Fatwa can’t be forced: SC

New Delhi :  A fatwa issued by Muslim clerics cannot be forced upon people and the state has to protect persons who are harassed for not following such dictates, the Supreme Court has said while expressing reservations on interfering with the working of Shariat courts.


Holding that it is for the people to decide whether they want to accept a fatwa or not, the apex court said running of institutions like Darul Qaza and Darul-Iftaa is a religious issue and the courts should interfere only when someone’s rights are violated by their decision.

 “We can protect people who are subjected to suffering due to this. When a ‘pujari’ gives a date of ‘Dushera’, he cannot force someone to celebrate the festival on that day. If somebody forces them on you, then we can protect you,” a bench, headed by Justice C K Prasad, said after the petitioner pleaded that a fatwa issued by clerics is unconstitutional.

The petitioner further contended that a fatwa issued by clerics or a prediction made by a ‘pandit’ do not violate any law, and courts should therefore restrain them from doing so.

“Which law gives power to issue fatwa and which statute gives ‘pandit’ the power to make a horoscope? The court can only say that the State will protect people if they are subjected to suffering due to a fatwa,” the Bench said, adding that some fatwas may be issued for the well-being of the people.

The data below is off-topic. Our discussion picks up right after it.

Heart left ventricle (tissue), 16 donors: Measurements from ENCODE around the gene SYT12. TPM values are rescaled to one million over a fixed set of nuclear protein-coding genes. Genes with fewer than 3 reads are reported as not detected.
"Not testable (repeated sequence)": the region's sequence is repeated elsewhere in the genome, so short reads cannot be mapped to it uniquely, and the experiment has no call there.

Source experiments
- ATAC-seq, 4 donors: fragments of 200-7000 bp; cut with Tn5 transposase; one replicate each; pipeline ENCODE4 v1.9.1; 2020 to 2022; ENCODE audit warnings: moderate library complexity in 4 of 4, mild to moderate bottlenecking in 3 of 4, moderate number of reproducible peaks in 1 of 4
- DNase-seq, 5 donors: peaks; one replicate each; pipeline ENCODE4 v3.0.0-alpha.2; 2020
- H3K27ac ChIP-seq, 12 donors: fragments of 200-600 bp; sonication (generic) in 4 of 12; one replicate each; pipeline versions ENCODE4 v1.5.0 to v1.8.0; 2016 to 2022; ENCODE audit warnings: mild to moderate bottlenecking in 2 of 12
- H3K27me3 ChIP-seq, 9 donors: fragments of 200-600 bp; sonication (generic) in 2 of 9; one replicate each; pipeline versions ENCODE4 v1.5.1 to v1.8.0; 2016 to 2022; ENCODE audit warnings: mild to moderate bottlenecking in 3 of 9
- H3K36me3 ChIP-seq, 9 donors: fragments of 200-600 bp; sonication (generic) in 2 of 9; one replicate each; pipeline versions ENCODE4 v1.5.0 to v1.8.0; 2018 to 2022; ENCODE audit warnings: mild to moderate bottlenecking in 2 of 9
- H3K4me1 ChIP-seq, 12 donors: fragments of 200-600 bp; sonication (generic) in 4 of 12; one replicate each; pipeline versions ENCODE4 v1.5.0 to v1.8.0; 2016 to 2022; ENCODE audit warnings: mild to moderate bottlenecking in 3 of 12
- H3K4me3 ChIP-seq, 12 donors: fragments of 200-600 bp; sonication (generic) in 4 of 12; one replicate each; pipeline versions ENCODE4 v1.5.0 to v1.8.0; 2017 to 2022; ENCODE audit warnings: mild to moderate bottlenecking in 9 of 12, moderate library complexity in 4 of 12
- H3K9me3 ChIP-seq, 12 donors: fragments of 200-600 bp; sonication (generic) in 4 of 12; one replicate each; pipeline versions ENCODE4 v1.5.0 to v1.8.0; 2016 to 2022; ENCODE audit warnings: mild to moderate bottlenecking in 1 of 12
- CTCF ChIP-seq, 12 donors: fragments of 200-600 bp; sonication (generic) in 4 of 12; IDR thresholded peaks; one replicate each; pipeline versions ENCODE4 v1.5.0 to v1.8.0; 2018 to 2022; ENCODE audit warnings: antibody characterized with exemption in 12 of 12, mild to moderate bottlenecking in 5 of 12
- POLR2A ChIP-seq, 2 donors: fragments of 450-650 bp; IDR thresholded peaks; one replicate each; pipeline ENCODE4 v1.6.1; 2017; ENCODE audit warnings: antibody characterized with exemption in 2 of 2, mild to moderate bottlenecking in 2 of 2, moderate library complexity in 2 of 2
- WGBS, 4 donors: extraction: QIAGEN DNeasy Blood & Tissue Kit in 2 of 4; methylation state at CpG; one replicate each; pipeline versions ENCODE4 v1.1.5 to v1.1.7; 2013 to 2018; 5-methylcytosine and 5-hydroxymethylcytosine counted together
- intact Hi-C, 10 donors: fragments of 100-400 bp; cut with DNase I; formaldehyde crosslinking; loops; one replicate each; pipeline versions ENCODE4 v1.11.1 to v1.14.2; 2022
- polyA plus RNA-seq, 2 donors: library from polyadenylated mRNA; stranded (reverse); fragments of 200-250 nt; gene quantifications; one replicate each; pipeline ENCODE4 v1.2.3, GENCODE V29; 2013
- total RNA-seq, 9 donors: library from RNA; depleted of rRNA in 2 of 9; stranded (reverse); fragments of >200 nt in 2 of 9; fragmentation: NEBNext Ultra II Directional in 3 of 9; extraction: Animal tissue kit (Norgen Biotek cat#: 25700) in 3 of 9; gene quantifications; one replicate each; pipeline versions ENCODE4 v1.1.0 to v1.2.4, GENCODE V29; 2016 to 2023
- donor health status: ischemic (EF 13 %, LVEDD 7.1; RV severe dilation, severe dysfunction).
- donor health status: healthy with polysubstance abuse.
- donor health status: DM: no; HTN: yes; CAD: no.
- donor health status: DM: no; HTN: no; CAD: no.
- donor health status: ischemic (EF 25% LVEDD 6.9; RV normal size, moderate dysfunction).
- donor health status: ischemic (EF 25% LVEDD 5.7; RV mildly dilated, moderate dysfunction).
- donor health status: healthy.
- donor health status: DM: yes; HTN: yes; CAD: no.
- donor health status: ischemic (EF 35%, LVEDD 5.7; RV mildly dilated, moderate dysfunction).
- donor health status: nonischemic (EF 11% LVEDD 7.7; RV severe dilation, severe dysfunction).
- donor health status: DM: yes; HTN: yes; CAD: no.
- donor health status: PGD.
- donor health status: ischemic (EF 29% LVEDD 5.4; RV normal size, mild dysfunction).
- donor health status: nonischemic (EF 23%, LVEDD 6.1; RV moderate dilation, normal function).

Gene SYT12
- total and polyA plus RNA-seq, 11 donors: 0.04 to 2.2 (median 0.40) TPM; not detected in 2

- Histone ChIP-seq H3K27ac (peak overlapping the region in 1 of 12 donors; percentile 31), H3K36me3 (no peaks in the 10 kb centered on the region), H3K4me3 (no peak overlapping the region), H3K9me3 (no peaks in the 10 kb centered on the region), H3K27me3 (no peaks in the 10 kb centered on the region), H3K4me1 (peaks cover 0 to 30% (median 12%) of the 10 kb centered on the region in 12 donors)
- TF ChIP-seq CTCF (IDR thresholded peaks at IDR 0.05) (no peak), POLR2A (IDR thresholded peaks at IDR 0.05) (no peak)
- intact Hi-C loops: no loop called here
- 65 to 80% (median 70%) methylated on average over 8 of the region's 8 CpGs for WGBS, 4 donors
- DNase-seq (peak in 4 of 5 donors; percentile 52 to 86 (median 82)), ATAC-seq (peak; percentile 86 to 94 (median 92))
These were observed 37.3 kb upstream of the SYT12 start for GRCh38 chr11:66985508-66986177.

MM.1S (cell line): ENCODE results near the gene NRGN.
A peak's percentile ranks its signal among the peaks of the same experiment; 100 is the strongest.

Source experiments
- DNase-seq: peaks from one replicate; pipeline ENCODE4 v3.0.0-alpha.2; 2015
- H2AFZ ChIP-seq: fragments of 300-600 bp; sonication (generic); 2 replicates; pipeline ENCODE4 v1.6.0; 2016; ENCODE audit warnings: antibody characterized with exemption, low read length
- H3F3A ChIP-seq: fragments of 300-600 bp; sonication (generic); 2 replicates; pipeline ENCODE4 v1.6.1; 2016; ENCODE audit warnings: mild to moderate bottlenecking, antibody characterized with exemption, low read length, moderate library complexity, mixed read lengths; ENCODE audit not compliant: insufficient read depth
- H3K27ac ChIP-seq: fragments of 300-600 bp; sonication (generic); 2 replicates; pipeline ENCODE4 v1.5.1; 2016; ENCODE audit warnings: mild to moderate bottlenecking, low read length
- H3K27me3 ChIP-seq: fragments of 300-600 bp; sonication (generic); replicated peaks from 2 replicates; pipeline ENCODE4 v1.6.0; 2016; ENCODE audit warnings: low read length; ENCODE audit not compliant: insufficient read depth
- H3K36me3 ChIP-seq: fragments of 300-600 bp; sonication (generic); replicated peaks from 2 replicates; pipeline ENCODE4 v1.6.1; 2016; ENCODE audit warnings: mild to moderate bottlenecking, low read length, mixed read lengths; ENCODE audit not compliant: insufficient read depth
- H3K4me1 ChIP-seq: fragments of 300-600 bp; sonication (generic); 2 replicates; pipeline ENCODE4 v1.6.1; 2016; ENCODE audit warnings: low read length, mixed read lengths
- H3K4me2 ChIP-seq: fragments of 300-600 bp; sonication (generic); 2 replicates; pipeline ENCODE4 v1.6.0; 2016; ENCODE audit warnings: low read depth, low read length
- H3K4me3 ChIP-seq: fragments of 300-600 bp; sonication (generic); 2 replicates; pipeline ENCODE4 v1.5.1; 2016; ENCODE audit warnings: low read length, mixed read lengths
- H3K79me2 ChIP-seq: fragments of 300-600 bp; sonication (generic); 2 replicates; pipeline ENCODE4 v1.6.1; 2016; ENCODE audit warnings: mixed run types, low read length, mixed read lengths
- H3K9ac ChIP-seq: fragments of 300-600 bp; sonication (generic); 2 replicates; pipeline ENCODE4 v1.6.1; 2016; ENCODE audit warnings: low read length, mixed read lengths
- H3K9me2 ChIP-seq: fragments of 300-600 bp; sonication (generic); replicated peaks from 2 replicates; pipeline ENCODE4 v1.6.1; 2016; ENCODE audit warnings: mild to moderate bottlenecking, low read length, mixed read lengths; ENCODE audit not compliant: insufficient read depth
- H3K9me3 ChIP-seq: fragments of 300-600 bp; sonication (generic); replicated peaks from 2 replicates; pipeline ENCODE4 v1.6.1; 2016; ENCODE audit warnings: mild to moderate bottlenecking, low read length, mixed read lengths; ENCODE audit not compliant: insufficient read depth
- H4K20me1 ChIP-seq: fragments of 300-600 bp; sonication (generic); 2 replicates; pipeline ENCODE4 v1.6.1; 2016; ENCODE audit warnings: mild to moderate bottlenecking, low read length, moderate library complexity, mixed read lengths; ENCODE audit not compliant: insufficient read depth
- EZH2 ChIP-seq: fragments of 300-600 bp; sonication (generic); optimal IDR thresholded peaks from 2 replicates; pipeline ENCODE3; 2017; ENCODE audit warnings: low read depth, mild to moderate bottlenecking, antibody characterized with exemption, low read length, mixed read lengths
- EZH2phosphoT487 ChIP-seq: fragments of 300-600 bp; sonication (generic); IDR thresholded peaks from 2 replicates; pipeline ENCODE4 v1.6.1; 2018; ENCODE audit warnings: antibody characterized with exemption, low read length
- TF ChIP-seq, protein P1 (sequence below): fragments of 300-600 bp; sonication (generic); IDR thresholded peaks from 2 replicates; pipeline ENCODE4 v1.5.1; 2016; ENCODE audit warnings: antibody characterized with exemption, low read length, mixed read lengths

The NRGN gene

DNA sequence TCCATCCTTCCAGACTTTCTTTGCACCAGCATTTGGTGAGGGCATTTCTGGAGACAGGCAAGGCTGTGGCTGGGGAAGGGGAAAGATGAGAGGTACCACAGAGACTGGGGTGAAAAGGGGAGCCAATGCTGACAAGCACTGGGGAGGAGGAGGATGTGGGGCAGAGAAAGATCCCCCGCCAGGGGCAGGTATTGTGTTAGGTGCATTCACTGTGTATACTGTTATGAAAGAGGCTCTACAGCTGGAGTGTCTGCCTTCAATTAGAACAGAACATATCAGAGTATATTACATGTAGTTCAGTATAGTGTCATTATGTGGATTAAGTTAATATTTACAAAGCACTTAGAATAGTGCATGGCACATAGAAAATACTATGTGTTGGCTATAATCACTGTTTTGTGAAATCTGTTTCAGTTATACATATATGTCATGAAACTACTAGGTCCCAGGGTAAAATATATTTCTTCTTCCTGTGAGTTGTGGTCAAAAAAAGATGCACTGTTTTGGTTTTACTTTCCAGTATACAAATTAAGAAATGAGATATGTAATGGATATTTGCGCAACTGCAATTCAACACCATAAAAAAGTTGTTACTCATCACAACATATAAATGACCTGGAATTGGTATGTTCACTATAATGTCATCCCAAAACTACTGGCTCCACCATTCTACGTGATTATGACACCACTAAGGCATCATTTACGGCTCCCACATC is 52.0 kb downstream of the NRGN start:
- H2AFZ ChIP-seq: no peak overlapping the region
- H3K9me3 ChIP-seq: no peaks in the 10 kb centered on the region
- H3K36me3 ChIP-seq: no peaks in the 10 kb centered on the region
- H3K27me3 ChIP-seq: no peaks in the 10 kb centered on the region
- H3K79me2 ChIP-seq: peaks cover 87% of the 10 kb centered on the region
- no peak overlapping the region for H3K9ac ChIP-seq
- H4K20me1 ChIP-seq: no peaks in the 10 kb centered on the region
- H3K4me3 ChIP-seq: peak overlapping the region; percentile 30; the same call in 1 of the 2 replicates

“We can’t decide on them. In this country some people believe Gangajal can cure all ailments. It is a matter of belief,” the court further told the petitioner’s counsel.

“These are political and religious issues and we do not want to go into it,” the bench said while hearing a PIL filed by an advocate Vishwa Lochan Madam challenging the constitutional validity of Shariat courts, which he said were allegedly running a parallel judicial system in the country.

The All India Personal Law Board submitted before the court that a fatwa is not binding on people and it is just an opinion of the Mufti and he has no power and authority to implement it.

Senior advocate Raju Ramachandran, appearing for the Personal Law Board, further submitted that if a fatwa is sought to be implemented against the wish of the concerned person, then he can approach a court of law against it.

The petitioner had submitted that the fundamental rights of Muslims could not be controlled and curtailed through fatwas issued by qazis and muftis appointed by Muslim organizations.

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